Dogs groomed for success bow wow judges

It could be described as a beauty contest for dogs and owners from across Ireland, Britain, and a few from France and Germany, went to pains to ensure their pets caught the eye.

Flaunting well-shampooed coats and wagging their tails, top dogs were yesterday put through their paces at the Killarney and District Canine Club all-breed championship annual show. Almost 1,600 pedigree dogs of every shape, size and breed were paraded in the rings before the judges, some of whom came from Australia, Serbia, Spain, and Belgium. A garden party atmosphere prevailed, with owners sitting around in tents and campers, some sipping wine and champagne, while others brushed and groomed their dogs.

According to show secretary Patricia Lawlor, cavaliers and King Charles were still among the favourite toy dogs, as they were also suitable for children.

The popularity of poodles also endures, as testified by mother and daughter Ethna and Christina O’Brien, from Gort, Co Galway.

Christina’s 11-month-old bitch Dakota, already the winner of four green stars, had many admirers as she received a final brush down.

“The main thing I like about Poodles is that they’re so intelligent. They also have beautiful coats, have a great sense of pride and style and are fantastic to show. The coat is the main thing,” said Christina.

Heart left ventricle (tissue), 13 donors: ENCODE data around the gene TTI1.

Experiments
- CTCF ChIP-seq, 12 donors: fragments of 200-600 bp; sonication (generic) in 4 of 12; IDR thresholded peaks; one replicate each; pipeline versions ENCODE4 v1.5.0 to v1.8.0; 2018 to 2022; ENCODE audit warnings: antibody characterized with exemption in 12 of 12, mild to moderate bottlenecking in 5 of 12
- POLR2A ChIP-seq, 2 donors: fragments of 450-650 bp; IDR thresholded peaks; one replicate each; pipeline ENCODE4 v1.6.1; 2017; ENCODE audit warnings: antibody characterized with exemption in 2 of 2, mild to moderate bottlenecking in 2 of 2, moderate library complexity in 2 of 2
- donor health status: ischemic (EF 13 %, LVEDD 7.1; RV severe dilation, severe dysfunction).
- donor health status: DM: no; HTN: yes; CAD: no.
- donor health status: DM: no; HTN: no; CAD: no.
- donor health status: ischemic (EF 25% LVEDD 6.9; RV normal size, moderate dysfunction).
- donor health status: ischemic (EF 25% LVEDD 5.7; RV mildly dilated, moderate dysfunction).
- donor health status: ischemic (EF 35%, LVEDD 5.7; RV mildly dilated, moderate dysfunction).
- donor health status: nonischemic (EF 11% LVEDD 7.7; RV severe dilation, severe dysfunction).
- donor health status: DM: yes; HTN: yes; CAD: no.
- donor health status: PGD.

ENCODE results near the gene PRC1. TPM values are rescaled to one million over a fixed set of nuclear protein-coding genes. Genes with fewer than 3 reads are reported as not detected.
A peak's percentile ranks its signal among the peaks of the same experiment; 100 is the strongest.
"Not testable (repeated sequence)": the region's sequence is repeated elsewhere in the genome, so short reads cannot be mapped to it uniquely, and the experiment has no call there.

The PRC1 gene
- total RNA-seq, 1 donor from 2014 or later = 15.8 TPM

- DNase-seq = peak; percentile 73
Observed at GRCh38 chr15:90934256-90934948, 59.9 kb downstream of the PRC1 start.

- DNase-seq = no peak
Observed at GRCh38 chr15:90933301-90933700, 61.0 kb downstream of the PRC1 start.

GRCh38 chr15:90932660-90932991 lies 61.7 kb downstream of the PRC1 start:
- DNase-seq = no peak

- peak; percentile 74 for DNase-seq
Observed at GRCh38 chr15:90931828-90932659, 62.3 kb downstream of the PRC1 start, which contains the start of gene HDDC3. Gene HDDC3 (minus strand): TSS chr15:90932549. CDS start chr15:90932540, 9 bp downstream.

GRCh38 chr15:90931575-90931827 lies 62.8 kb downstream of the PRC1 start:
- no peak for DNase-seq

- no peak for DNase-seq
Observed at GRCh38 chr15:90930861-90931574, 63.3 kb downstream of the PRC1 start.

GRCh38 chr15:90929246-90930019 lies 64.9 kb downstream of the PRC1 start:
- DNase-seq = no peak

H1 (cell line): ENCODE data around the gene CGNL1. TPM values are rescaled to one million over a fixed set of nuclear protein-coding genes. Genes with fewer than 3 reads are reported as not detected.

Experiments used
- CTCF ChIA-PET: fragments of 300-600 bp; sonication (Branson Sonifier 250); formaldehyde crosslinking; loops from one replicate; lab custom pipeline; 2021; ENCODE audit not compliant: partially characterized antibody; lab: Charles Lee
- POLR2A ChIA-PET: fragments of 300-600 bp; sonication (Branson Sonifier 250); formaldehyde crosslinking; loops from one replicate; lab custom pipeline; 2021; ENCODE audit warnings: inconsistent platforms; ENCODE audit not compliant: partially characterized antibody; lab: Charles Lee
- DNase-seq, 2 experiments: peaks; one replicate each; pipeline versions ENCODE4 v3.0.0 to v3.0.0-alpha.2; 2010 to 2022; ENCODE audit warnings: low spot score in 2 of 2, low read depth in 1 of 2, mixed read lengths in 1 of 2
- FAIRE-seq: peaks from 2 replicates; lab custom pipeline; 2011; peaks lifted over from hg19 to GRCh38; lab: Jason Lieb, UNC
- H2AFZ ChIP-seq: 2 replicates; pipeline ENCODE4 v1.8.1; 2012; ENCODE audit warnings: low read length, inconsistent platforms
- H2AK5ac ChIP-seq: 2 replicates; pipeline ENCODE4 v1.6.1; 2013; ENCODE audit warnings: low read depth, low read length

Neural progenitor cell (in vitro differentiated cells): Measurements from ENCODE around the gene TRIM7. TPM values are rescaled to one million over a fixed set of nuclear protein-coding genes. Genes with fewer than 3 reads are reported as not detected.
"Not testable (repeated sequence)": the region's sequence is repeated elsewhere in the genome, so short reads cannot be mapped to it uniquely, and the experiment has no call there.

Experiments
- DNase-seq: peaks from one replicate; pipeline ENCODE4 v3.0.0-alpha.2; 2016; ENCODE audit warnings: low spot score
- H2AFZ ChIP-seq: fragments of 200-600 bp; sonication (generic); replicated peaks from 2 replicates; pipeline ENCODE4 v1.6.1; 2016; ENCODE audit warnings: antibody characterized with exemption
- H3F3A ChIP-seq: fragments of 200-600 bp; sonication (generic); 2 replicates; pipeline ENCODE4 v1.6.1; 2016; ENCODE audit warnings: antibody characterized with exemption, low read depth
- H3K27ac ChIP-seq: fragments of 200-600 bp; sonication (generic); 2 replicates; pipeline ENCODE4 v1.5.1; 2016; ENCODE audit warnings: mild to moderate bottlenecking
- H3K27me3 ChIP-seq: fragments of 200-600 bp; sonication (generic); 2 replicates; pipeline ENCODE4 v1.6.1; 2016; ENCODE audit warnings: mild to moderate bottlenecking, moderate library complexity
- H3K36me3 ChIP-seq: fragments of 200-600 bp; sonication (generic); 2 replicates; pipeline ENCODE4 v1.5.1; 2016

Another attraction with poodles is that they don’t shed hair and are, therefore, suitable for people with allergies, Ethna chimed in.

The O’Briens were chatting with Orlaith Keenan, from Newry, Co Down, who brought her poodle, Sari, an Irish champion, to the show.

“Poodles may not be quite as popular as they used to be, but they’re lovely dogs, very friendly, easy to train and good with children,” said Orlaith.

Poodles were dwarfed by some of the bigger dogs, including two great Danes owned by Seamus Byrne and Joanne Doyle from Carlow.

“These are working dogs and they can be skittish at times. You have to be careful with them because they’re so big,” said Seamus.


Lifestyle

It’s amazing what you become thankful for when you go down with suspected coronavirus and enter self-isolation, says Ella Walker.10 things self-isolation makes you really appreciate

Suddenly those Facebook groups are a godsend…Social media can be a true support in isolation – here’s how

If isolation means your locks are already out of control, it might be time to take matters into your own hands, says Prudence Wade.Everything you need to know about cutting your hair at home

It might feel unnatural to breathe deeply, but it can help to calm an overactive mind. Liz Connor reveals how to inhale and relax.3 breathing exercises to help with stress and anxiety

More From The Irish Examiner